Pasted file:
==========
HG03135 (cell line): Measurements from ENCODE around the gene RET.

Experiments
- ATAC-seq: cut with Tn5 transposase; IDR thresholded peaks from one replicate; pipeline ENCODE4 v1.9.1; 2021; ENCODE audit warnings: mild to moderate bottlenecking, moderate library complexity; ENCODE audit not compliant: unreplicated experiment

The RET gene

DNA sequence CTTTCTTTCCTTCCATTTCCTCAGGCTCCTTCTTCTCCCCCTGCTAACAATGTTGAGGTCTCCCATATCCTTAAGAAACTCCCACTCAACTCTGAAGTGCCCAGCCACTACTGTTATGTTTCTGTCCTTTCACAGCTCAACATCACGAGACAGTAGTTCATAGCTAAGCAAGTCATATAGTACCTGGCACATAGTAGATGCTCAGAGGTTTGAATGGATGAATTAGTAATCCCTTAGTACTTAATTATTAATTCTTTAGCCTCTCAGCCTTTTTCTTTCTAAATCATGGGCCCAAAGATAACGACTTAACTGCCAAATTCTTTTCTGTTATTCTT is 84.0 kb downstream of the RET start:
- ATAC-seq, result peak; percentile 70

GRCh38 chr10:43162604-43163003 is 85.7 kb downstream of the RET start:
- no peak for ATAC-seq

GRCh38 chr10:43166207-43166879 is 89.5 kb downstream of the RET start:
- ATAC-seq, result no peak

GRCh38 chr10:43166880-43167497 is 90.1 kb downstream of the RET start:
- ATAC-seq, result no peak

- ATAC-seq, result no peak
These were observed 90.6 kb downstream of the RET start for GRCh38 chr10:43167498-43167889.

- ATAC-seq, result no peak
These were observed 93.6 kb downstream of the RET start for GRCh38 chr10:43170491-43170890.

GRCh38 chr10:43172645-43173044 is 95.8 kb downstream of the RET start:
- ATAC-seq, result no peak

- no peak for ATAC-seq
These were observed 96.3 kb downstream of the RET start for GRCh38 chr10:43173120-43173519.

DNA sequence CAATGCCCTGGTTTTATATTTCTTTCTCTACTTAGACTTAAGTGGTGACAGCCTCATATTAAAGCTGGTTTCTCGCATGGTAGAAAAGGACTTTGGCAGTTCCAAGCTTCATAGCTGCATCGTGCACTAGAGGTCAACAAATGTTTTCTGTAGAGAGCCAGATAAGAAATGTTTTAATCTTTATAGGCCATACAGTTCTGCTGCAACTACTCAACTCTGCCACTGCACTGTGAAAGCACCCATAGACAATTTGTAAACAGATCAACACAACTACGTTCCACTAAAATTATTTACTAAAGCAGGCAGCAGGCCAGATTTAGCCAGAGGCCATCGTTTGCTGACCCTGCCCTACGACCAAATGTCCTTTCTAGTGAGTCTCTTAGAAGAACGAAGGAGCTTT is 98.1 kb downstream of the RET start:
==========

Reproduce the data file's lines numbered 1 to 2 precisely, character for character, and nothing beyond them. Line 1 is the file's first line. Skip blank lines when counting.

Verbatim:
HG03135 (cell line): Measurements from ENCODE around the gene RET.

Experiments